No Cheers for Being 'No. 1'

September 19, 1992

Baltimore has been proclaimed tops in the nation recently -- for all the wrong reasons.

* The National Center on Institutions and Alternatives (NCIA) reported that 56 percent of black men in the city between the ages of 18 and 35 were either in prison, on parole or probation, being sought on arrest warrants or awaiting trial on an average day in 1991. That was worse than the other city studied to date, Washington, D.C., where 42 percent of young black men were caught in the criminal justice web on a given day. Mayor Kurt L. Schmoke expressed shock that Baltimore's problem outdid Washington's, but a survey by his own staff confirmed the study.

* Baltimore had the ninth highest dropout rate in the nation behind Trenton, N.J., and seven California cities, and was second worst in the Northeast. According to U.S. Census data, 22.8 percent of all 16- to 19-year-olds in Baltimore had not completed high school or were not enrolled in school. By comparison, New York City, no one's idea of a enviable school system, had a 13 percent dropout rate. The national average was 11.2 percent. Baltimore school officials dispute the census findings and calculate the dropout rate at 10.3 percent.

* Amtrak rates Baltimore as its most dangerous corridor when it comes to kids throwing rocks at trains. The city is worse than Washington, Boston, New York, Philadelphia or any place along the system's 24,000 miles of track. From August 1991 to 1992, Amtrak recorded 114 stonings of trains in West Baltimore, more than double the stonings in Amtrak's second worst area, in north Philly.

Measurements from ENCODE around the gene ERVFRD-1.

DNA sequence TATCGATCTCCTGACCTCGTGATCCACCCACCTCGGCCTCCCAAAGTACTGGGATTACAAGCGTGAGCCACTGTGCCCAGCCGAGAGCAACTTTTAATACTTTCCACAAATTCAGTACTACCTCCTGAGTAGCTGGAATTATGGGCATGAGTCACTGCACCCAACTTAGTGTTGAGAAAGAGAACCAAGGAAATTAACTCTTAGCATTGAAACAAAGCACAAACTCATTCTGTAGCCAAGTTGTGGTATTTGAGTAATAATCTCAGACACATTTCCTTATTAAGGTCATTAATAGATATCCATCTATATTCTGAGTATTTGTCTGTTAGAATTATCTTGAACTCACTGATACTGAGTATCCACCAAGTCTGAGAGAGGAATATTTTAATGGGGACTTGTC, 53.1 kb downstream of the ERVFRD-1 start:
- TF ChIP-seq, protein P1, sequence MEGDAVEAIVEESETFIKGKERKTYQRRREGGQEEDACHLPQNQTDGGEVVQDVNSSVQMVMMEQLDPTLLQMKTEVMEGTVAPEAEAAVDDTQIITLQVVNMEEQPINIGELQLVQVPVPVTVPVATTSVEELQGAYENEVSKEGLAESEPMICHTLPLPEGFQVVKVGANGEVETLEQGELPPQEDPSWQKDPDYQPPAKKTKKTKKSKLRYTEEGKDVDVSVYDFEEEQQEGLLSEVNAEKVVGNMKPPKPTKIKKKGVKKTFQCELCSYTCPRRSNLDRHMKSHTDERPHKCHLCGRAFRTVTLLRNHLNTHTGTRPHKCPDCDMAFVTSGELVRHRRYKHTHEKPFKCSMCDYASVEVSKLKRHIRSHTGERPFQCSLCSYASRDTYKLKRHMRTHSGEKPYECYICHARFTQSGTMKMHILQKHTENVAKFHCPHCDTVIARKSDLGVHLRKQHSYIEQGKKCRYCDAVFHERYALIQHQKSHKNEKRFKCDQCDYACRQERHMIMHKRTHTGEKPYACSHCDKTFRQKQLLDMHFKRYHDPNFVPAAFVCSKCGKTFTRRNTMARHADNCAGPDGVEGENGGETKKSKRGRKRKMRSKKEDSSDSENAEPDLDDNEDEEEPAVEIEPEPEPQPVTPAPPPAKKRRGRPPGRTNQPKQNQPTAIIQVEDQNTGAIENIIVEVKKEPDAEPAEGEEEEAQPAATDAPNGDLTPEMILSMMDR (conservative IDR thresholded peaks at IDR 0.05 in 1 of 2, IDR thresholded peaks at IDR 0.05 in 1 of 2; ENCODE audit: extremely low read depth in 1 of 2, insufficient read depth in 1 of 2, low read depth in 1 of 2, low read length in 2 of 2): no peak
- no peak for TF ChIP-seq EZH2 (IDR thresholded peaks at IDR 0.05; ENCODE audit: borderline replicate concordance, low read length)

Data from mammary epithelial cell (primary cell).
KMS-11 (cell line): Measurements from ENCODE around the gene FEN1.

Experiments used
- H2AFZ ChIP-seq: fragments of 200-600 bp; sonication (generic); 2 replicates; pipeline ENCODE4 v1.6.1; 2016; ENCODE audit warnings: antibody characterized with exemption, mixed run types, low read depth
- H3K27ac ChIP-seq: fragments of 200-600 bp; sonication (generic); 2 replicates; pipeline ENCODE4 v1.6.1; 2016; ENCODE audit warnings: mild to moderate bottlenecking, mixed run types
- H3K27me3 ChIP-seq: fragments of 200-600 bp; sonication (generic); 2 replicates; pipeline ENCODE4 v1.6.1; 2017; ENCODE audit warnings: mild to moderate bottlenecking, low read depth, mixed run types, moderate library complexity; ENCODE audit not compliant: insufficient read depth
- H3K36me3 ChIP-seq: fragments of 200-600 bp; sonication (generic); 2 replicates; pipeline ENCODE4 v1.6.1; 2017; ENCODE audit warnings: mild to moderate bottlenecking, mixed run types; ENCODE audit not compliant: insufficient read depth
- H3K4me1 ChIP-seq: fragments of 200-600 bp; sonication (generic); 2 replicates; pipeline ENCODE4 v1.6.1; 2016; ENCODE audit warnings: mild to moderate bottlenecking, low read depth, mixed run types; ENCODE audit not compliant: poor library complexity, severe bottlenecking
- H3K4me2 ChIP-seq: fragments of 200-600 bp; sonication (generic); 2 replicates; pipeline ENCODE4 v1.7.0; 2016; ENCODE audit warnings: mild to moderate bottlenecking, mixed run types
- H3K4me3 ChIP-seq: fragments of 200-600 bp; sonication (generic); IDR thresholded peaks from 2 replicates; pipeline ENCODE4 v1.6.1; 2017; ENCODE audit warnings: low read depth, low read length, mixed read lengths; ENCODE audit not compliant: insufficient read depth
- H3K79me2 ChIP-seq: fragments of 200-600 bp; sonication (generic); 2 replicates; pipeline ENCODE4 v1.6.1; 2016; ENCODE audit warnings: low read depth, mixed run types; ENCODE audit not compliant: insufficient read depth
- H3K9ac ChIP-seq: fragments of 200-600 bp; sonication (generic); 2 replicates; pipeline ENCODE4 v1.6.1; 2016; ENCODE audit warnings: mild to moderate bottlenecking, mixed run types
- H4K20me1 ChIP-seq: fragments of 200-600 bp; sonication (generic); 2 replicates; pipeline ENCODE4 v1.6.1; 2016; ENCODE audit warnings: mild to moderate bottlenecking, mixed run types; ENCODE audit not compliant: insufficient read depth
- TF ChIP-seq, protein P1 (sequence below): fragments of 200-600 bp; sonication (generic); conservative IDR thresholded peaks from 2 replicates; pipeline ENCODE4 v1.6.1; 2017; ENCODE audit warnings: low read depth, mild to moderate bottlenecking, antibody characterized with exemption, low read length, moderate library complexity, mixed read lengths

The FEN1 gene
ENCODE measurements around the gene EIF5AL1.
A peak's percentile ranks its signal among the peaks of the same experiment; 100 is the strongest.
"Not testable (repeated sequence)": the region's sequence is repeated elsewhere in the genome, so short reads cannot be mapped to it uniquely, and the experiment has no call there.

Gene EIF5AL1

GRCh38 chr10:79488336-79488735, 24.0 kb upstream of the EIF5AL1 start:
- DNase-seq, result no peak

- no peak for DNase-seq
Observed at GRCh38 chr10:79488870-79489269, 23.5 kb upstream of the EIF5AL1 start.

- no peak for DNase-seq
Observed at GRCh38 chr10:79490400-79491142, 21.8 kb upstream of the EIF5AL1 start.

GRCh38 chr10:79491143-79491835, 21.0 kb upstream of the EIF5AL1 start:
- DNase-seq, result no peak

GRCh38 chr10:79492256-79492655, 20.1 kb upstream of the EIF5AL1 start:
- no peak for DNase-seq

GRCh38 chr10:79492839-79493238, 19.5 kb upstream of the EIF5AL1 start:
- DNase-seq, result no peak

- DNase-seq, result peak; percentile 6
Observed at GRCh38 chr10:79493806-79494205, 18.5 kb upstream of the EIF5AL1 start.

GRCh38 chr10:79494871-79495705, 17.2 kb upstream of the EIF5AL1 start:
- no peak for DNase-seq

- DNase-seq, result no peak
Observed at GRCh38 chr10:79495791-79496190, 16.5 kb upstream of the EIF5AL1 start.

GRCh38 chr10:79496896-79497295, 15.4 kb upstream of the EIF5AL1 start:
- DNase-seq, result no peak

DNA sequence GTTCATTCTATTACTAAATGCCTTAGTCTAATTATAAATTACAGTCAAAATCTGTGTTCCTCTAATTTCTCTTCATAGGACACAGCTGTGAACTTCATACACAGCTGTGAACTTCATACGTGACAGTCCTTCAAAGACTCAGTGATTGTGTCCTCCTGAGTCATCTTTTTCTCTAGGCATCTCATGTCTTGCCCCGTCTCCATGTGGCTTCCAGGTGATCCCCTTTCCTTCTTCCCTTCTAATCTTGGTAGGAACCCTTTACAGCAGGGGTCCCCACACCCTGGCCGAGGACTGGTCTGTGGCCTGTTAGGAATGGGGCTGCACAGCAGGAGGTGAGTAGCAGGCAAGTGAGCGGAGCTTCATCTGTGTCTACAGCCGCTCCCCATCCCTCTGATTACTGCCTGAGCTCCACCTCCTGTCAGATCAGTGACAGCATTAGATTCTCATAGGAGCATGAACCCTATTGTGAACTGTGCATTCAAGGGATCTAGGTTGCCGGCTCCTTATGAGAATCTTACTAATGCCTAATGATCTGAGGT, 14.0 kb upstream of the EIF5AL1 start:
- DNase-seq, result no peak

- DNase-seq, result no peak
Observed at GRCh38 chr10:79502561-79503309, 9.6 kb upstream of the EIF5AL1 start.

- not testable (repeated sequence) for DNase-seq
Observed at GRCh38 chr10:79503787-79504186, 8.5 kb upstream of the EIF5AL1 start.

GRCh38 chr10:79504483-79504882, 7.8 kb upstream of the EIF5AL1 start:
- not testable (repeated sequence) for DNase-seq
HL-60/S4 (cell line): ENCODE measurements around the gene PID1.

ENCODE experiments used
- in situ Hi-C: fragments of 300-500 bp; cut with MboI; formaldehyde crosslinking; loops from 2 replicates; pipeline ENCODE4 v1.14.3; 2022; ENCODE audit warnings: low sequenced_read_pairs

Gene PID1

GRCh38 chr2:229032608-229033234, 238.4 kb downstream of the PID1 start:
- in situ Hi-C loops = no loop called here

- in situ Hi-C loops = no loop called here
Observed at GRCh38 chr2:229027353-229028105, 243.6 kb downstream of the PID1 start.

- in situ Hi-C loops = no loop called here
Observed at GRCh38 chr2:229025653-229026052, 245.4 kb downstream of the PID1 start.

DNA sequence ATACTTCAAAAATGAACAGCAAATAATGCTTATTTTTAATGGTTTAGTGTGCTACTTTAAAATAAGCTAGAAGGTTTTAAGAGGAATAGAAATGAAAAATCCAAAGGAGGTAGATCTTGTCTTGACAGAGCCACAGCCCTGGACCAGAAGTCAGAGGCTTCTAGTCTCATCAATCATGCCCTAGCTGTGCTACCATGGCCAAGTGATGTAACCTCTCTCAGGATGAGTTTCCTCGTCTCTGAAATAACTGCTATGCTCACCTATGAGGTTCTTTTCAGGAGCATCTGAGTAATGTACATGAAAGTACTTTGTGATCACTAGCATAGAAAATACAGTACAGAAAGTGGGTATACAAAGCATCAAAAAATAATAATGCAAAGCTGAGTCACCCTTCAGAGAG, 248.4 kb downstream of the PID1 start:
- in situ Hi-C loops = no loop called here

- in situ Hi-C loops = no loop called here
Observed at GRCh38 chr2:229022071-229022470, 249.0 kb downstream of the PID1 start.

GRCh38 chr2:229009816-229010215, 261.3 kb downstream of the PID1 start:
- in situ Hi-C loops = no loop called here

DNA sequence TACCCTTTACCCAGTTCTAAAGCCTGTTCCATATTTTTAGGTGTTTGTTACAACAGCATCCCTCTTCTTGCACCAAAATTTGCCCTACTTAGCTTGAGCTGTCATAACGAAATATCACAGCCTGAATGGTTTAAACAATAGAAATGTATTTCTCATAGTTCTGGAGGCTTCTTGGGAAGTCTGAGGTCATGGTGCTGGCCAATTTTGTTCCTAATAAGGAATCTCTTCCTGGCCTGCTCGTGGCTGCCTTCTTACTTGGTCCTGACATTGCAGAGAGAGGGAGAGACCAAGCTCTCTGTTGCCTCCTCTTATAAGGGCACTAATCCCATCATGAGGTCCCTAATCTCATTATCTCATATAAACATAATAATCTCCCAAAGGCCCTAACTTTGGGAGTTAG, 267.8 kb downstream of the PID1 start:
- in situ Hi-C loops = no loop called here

There's no simple answer or explanation for it all. But a place regarded as more corroded by crime than Washington, less schooled than New York and more reckless than Philadelphia may be in even deeper trouble than we thought. To be sure, the city has received national acclaim for positive initiatives as well this summer: for the retro-splendor of the new Oriole Park at Camden Yards and for the bold privatizing of nine public schools. But this city's place near or at the top of more dubious listings must give one pause. Baltimore snuffed out a bad national stigma with a renaissance in the late '70s, paving the way for Maryland's growth in the '80s. The city, and state, can't afford to let a bad reputation resurface.

Baltimore Sun Articles
Please note the green-lined linked article text has been applied commercially without any involvement from our newsroom editors, reporters or any other editorial staff.